Akalla to Barkarby

An extension beyond Akalla was approved for line 11. An intermediate station will serve the new Barkarbystaden residential area, and the line will terminate at the Stockholm commuter rail Barkarby station, allowing revisions to the commuter service. Official groundbreaking took place in September 2018, with completion now scheduled for 2026.[6]

Route

At 25.516 kilometres (15.855 mi), the Blue line is the shortest of the Stockholm metro; however, the entire line is north of the Mälaren. Line 10 runs between Kungsträdgården and Hjulsta and includes 14 stations. Line 11 runs between Kungsträdgården and Akalla and includes a total of 12 stations (ignoring the Kymlinge "ghost station" which was never completed). Six of the stations are served by both lines. The blue line carries an average of about 204,700 passengers per day (2019),[1] or 55 million per year (2005).

Stations

In total, the Blue line has 20 stations, of which 19 are underground and one (Kista) is on the surface. The tunnel between Hjulsta and Kungsträdgården is the longest of the system at 14.3 kilometres (8.9 miles), and is also Sweden's longest tunnel. (However, metro tunnels are usually omitted from lists of the country's tunnels.) Although the Blue line is almost entirely in tunnel, it also has the metro's longest elevated section at Kista, 1,200 metres (3,900 ft) long.

The 11 busiest stations (by number of boardings on a winter weekday in 2019) are:[1]

Rank Station Passengers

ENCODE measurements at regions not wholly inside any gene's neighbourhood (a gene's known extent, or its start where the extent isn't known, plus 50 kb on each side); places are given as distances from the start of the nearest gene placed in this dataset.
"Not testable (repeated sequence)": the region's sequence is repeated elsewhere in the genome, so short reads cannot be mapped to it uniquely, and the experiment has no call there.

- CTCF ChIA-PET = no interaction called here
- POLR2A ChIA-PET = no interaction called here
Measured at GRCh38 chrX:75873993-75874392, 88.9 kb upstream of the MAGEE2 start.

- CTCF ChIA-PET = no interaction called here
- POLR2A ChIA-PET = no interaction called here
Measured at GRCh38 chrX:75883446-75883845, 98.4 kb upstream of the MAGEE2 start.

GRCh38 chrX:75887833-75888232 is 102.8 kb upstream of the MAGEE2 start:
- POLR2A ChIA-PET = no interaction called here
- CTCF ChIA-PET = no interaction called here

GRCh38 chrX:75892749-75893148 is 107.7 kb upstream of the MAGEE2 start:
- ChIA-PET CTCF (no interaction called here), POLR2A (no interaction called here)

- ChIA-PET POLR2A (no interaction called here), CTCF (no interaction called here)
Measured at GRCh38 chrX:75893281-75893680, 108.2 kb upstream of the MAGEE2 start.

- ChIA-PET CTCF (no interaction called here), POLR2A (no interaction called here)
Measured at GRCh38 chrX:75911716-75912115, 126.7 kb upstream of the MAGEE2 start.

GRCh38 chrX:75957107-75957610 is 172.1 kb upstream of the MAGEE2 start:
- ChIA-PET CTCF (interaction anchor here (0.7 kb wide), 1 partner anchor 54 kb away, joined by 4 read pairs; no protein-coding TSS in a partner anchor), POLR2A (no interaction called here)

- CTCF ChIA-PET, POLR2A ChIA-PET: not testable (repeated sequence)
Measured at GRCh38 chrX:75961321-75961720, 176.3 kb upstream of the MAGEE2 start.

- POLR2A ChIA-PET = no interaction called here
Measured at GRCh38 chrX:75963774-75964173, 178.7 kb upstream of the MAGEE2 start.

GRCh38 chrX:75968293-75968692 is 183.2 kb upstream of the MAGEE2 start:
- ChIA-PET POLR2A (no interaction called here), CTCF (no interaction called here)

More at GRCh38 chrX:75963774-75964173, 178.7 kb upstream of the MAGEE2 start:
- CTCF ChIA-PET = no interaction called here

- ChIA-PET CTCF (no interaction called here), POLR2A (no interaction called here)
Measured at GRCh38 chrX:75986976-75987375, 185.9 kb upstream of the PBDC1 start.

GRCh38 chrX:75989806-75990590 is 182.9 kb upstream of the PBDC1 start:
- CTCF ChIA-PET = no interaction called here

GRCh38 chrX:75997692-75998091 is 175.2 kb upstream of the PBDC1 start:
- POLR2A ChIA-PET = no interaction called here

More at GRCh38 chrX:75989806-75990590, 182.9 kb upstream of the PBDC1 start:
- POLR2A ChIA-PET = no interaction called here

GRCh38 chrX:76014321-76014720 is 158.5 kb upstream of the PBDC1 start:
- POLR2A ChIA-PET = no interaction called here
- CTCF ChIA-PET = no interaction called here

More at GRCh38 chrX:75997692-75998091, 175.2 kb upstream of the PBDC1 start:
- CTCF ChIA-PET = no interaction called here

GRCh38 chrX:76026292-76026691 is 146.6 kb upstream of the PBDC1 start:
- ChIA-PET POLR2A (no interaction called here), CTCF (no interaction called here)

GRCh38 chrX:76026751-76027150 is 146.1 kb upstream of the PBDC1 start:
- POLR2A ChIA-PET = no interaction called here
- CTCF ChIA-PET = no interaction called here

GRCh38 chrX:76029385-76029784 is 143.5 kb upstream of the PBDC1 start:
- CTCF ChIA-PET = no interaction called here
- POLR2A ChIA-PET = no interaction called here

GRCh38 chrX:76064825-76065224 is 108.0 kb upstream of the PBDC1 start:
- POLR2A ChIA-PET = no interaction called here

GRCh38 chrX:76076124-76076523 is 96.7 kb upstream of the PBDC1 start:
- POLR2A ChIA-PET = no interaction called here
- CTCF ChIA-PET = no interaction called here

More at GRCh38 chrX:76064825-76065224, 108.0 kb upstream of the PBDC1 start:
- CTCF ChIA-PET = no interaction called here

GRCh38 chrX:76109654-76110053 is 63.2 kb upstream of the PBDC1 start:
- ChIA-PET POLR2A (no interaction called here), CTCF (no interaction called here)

01 T-Centralen 39,800
02 Fridhemsplan 20,250
03 Kista 19,800
04 Stadshagen 14,050
05 Rådhuset 13,100
06 Sundbybergs centrum 12,300
07 Solna centrum 11,400
08 Kungsträdgården 09,850
09 Västra skogen 07,850
10 Hallonbergen 07,350
11 Tensta 06,350

References

  1. ^ a b c "Fakta om SL och regionen 2019" [Facts about SL and the Region 2019] (PDF) (in Swedish). Storstockholms Lokaltrafik. pp. 51, 66-67. Archived (PDF) from the original on 27 December 2020. Retrieved 2021.
  2. ^ Trafiksäkerhetsinstruktion för tunnelbanan, ändringstryck 6 (SL-2008-16140) [Traffic Safety Instruction for the Metro, revision 6] (in Swedish) (5.0 ed.). Stockholm, Sweden: Storstockholms Lokaltrafik. 2008.
  3. ^ Per Sillén (7 December 2011). "SJK Postvagnen - Arkiv 2008-2018" [SJK Postvagnen - Archive 2008-2018] (in Swedish). Svenska Järnvägsklubben [Swedish Railway Club].
    Stockholms tunnelbanor 1975 [Stockholm's Subways 1975] (in Swedish).
  4. ^ a b "Blå linje till Nacka" [Blue line to Nacka]. Region Stockholm (in Swedish). Stockholm, Sweden: Region Stockholm. Retrieved .
  5. ^ a b "Nytt om Tunnelbana till Nacka och söderort" [News about Subway to Nacka and southern town] (PDF). Region Stockholm (in Swedish). Stockholm, Sweden: Stockholm County Council. July 2016. Retrieved .
  6. ^ "Tunnelbana till Barkarby" [Subway to Barkaby]. Stockholms läns landsting (in Swedish). Stockholm County Council. Archived from the original on 2016-08-19. Retrieved .

  This article uses material from the Wikipedia page available here. It is released under the Creative Commons Attribution-Share-Alike License 3.0.